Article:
This is not how you thought it was going to be. We are in the middle of a global pandemic and everything’s different from how is usually is – including some of the ways midwives, health visitors, GPs and others look after you and your newborn in the weeks after your baby’s birth.
But don’t worry: all the support that is normally offered to new mums is still there. It just looks a little different.
How do you find out what’s happening and what’s not – and what that all means for you and your newborn? Here are some answers to the big questions I know new mums and nearly-due mums-to-be are asking
Is my newborn at risk of getting coronavirus?
Newborns can get coronavirus but they don’t seem to be at higher risk than any other groups. And children of all ages seem to do better with COVID-19 than other age groups. However, if your baby becomes unwell, then please seek medical advice.
Any baby who has a temperature (over 37.5°) in the 1st month of life should see a doctor. This doesn’t mean that they have coronavirus but they do need to be checked over.
Will I still have support after taking my baby home from hospital?
Yes you will, although the support may look a little bit different to what it was previously – there may be more phone contact, rather than face-to-face contact, for example. Arrangements are changing all the time right now.
After those 1st 2 weeks, your baby’s care is handed over to a health visitor. Again, it may be that the initial contact with your health visitor is made by phone instead of face to face.
Your GP will still be offering a 6-week check for you and a 6 to 8-week check for your baby, as well as the routine baby immunisations. You may find these the check and your baby’s 1st jabs are all rolled up into 1 appointment, so you only have to visit the GP surgery once.
Otherwise, your GP is still there to provide support as we always do – perhaps on the phone, initially – and other support services are available. We are still here to help!
Can I have visitors to our house to see the baby?
It’s currently still not advised to have anyone from outside your household to visit you in your home (or for you to go to their home). The guidance has recently changed to allow up to 6 people from different households to meet outside – but still following social distancing guidelines and keeping 2m apart.
With a newborn, you’ll need to feel ready to bring your baby outside. And family and friends will still not be able to get within 2m of your baby or you – so no hugs or picking up, but social distanced coos will be OK.
I know this is hard. I know we all rely on support and help from friends and family and not being able to have them with you is difficult. I know this affects us all. But perhaps your friends and family can help you in other ways – by, say, dropping a nice home-cooked meal round to your doorstep, doing your shopping for you or simply being there at the end of a video call when you need them.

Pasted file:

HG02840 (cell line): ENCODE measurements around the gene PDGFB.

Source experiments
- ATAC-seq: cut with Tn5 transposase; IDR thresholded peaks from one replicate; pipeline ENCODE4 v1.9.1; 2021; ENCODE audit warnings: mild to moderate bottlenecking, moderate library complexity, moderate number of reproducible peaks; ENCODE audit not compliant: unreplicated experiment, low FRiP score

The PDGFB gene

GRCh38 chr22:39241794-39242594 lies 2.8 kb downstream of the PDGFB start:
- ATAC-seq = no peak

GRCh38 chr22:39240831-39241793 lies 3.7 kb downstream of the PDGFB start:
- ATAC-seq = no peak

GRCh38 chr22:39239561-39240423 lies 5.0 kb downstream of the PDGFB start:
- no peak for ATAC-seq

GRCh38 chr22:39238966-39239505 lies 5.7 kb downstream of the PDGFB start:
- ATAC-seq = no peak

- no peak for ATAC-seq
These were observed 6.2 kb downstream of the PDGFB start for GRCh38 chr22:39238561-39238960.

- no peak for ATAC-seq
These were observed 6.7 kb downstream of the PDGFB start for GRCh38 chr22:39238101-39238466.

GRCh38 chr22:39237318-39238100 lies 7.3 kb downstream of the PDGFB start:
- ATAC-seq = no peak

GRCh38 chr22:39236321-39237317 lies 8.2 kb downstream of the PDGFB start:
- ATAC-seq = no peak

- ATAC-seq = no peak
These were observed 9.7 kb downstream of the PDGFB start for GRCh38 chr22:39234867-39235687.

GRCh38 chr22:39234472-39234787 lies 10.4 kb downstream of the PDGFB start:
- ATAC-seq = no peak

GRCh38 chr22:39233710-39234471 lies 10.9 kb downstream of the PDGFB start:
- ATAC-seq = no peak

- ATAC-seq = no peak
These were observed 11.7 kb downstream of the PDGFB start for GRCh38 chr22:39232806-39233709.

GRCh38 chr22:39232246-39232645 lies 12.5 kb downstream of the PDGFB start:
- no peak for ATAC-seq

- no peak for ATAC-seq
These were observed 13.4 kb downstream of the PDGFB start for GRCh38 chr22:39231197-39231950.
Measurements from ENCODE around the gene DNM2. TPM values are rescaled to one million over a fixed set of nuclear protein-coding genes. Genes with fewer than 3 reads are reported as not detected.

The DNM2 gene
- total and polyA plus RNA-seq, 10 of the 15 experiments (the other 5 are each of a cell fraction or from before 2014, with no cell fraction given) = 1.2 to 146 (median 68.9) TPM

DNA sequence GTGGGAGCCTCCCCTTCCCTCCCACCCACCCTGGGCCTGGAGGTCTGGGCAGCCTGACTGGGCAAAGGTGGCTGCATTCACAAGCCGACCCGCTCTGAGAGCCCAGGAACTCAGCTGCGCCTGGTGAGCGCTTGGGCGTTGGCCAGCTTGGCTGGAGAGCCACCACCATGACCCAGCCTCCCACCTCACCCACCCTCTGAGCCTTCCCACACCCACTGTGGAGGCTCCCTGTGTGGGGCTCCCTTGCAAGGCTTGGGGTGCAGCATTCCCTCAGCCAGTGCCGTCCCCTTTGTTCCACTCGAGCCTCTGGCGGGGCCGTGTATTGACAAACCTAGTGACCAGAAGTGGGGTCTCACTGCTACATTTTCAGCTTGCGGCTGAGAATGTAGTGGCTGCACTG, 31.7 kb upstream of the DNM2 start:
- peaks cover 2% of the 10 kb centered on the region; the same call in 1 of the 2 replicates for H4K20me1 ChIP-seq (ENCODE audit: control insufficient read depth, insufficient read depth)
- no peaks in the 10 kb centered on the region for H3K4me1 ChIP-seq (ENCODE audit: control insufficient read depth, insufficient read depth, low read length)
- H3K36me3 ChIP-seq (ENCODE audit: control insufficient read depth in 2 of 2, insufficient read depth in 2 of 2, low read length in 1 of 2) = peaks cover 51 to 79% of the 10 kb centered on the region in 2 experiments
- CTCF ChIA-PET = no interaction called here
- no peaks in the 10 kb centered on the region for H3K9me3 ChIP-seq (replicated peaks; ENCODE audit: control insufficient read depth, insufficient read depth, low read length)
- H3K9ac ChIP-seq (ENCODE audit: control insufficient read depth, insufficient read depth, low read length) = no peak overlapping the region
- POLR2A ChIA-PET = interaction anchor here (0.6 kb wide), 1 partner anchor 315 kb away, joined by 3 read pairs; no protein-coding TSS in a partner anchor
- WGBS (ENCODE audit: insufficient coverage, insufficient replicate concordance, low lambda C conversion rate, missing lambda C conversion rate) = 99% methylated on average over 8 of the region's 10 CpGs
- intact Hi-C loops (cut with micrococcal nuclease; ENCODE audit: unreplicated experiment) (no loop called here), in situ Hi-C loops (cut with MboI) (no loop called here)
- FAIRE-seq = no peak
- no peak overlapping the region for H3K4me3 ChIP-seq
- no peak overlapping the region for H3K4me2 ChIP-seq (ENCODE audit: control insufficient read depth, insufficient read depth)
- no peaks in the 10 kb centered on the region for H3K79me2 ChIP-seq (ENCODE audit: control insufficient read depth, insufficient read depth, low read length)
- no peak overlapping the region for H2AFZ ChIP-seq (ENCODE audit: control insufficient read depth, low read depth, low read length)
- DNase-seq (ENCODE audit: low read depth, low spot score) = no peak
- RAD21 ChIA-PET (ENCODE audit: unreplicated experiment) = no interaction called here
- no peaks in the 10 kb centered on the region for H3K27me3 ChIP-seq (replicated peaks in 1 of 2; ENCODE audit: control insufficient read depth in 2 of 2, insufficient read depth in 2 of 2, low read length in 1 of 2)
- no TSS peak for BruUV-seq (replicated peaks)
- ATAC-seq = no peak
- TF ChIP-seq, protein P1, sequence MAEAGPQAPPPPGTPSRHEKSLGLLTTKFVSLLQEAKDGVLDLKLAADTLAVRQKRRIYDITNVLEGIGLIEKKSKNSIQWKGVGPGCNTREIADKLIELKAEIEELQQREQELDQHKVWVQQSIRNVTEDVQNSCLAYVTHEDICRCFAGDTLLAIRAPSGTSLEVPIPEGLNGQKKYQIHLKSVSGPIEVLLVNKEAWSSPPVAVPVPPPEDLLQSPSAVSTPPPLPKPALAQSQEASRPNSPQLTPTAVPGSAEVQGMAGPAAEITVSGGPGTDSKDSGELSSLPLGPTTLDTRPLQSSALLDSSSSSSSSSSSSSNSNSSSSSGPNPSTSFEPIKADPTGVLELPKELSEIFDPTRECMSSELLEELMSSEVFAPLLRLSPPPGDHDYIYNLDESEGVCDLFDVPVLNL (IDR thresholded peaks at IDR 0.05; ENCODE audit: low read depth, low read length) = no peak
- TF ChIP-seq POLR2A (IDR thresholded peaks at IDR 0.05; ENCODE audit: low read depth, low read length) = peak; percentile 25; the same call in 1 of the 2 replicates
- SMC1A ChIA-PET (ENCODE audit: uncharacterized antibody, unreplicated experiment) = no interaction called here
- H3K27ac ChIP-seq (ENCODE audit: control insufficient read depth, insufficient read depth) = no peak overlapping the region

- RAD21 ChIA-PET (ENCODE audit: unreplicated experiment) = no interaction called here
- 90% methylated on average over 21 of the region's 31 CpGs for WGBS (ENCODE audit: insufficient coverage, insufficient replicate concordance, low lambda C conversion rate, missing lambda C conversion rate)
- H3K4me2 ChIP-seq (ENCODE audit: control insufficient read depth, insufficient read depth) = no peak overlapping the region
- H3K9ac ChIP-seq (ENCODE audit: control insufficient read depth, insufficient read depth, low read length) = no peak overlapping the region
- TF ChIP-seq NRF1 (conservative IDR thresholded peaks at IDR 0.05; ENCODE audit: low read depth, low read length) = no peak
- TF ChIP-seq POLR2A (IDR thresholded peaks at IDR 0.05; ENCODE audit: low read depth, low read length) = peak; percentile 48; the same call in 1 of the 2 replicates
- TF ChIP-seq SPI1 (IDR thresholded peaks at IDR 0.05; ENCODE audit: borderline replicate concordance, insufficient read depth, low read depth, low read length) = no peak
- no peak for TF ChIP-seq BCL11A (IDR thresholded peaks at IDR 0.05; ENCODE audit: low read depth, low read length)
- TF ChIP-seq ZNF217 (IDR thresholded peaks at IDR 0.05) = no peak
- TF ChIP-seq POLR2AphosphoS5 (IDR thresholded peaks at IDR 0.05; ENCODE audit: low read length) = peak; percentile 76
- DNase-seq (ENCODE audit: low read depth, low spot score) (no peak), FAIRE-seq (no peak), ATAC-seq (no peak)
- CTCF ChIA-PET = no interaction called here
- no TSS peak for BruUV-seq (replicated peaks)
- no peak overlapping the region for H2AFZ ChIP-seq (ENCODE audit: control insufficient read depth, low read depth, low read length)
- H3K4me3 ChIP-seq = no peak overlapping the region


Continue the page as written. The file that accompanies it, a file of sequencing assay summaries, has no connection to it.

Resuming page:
What do I do if I’m worried about my C-section wound or my stitches?
Seek medical advice! Either from your midwife or your GP. We are still here, the NHS is still open: if you have concerns, get them checked out!
How will I know my baby’s putting on weight properly?
Your baby will be weighed generally at day 5 when the Guthrie test is carried out. We expect babies to lose a bit of weight at first and then regain it as your milk ‘comes in’, so your baby will be weighed again a few days after that.
Once the midwife is satisfied your baby is gaining weight satisfactorily and you have been discharged to the health visitor, your baby will then be weighed again at the 6 to 8-week-check.
Before the coronavirus outbreak, there were regular weighing clinics you could pop along to once a week after that but these are not always on at the moment. If you are concerned about your baby’s weight, then please discuss it with your GP.
Can I take my baby for a walk?
As long as you have not be advised to ‘shield’ at home because you fall into a high-risk category, then yes, please do go for a walk.
What do I do if I feel I’m not coping?
Ask for help, please – be it from your midwife, your health visitor or your GP, as well as family and friends.
If you are concerned about your mental health, please speak to your GP. We are here, we can help, we have psychological support available online and on the phone. We can see you, we can give medication, we can help: please, please ask for it.
What do I do if I’m having trouble breastfeeding?
Lots of breastfeedings support groups are running online and there is lots of online support here on MadeForMums and also at La Leche League. You can also discuss things with your midwife or health visitor: it’s part of their job to help you with breastfeeding.
Will it affect my baby developmentally that we can’t physically interact with other people?
You and your baby have each other, and possibly other family members in your household, too. This provides plenty of interaction for your baby and their development. Keep talking to your baby, singing, moving and playing – these all help with development.